BMW claims its official economy rating is 471mpg, which would make it one of the most fuel-efficient cars on British roads today

Plus, you can find plenty of used BMW models at impressive prices.  

Lexus CT 200h

A red Lexus CT 200h hybrid car

When Lexus launched the CT 200h hybrid, a handful of German carmakers began to panic because another really good hybrid hatchback had entered the scene. 

It’s powered by the same setup as the Toyota Auris, allowing it to perform well, maintain efficiency, and produce up to 55.3mpg. 

Inside, the CT offers a sportier and more luxurious look than the Toyota – after all, it is the car giant’s luxury sister brand. 

Renault Clio E-Tech Hybrid

An orange Renault Clio E-Tech Hybrid car

We’re all familiar with the standard Renault Clio, and the only thing that separates the E-Tech apart is its electrical assistance. 

Powering the E-Tech is the usual 1.6-litre petrol engine you’d expect to find under a Renault Clio’s bonnet but with the addition of two electric motors and a small 1.2kWh battery.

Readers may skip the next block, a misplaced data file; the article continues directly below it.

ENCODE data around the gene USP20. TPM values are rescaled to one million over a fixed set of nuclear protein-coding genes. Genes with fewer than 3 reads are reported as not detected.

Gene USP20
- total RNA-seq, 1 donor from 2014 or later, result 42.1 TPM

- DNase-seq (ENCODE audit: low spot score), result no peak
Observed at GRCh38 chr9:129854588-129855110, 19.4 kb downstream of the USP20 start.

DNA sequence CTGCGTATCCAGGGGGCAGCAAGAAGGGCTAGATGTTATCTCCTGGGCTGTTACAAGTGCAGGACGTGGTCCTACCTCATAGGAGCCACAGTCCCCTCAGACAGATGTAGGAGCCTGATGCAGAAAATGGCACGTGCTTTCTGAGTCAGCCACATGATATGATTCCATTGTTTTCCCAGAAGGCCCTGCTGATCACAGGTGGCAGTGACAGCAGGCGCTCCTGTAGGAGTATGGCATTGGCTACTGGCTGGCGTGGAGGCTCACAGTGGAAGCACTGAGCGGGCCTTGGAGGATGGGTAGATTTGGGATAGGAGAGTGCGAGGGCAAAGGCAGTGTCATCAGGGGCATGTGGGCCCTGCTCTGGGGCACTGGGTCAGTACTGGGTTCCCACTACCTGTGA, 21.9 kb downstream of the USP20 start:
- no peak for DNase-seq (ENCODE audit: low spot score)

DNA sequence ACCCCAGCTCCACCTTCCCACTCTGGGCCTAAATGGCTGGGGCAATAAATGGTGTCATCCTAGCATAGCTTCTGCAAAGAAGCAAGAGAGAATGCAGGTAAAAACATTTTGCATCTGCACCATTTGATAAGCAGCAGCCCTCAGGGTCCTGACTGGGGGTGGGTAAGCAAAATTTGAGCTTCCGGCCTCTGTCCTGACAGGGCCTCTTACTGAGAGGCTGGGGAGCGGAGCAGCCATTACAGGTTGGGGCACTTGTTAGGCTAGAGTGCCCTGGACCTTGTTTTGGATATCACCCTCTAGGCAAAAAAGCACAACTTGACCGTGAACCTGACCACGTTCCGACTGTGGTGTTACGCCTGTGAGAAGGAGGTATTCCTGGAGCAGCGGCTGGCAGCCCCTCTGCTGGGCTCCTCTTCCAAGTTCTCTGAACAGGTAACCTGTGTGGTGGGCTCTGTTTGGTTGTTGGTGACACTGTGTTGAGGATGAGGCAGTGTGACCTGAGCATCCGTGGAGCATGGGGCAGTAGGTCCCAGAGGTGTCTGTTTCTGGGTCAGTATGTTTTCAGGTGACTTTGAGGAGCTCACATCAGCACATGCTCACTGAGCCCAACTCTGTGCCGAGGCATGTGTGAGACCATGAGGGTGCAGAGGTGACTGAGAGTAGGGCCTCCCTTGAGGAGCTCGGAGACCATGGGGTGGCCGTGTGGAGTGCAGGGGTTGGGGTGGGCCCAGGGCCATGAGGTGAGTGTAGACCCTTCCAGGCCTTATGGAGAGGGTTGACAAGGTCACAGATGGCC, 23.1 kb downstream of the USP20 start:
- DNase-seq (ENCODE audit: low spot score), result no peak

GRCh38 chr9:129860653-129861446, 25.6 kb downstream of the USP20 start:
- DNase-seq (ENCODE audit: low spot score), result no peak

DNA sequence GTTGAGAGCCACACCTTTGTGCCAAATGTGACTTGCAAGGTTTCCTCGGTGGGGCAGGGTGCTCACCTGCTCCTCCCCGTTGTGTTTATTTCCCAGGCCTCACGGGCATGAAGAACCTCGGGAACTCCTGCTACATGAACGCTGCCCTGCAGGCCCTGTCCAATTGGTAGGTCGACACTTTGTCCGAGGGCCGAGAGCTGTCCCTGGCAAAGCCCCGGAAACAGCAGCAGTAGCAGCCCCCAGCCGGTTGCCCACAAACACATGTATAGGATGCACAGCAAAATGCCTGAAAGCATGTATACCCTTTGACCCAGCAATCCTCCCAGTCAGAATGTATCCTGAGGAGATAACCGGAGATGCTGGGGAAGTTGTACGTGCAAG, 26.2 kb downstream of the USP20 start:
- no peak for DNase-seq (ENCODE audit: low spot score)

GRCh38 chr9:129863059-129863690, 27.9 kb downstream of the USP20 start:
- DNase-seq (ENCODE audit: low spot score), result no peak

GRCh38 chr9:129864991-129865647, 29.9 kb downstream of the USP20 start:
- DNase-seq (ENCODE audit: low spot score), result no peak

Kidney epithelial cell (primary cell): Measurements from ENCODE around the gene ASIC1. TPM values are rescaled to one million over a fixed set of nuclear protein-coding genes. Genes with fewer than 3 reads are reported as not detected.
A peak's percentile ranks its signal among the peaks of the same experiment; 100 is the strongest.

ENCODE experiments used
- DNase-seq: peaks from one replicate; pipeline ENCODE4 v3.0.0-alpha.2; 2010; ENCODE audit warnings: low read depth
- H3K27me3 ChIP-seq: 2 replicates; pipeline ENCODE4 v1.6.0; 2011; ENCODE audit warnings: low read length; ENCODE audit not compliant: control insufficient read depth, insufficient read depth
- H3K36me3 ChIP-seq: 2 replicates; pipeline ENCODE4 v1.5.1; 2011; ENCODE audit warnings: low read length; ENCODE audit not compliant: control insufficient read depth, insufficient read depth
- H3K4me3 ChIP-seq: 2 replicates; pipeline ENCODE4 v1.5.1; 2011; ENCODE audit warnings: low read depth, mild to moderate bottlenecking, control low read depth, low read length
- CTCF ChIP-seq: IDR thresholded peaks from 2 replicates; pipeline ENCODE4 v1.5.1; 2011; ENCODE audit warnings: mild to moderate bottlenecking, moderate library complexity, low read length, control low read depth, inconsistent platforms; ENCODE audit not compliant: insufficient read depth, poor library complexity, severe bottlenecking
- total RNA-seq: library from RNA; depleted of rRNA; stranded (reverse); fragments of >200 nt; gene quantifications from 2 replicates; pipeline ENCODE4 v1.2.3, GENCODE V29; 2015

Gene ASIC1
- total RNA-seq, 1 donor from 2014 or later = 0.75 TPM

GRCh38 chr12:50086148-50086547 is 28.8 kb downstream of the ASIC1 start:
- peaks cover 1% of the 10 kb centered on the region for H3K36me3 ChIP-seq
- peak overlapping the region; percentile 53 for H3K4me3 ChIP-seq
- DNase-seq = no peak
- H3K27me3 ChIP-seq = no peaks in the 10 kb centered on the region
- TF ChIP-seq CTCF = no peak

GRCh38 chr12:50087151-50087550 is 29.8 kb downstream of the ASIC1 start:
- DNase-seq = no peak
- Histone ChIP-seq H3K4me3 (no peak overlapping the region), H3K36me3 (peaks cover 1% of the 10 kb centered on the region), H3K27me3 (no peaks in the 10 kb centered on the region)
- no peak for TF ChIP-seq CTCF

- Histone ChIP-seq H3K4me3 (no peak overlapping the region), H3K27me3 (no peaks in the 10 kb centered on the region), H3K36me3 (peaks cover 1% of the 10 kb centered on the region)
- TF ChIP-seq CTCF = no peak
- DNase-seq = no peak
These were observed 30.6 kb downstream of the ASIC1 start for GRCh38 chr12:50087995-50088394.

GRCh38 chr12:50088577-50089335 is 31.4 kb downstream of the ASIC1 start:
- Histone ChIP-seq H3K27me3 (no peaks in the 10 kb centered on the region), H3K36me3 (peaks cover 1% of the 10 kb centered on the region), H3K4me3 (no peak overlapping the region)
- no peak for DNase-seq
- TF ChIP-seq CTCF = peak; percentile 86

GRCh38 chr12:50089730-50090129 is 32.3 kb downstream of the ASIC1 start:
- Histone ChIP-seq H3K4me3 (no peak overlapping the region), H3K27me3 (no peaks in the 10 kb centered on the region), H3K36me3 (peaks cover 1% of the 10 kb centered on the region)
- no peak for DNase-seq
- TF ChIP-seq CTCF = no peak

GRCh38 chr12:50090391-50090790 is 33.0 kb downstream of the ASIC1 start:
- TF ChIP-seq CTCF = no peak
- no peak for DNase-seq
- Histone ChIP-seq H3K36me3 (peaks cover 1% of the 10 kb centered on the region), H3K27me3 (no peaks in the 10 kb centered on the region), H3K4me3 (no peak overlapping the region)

This is a mild hybrid, which means one of the electric motors helps the car to accelerate and the other helps the engine to start. It’s a very clever system that also helps out with fuel economy

Hyundai Kona Hybrid

A blue Hyundai Kona Hybrid car

Self-charging hybrids suit most people, and the Hyundai Kona Hybrid is no different. It’s powered by a 105hp four-cylinder petrol engine that’s mated to a 43hp electric motor. 

Hyundai claims the Kona Hybrid will return up to 60mpg and that it can launch itself from 0-62mph in 11.3 seconds – pretty impressive for a large hatchback that’s nearing a small SUV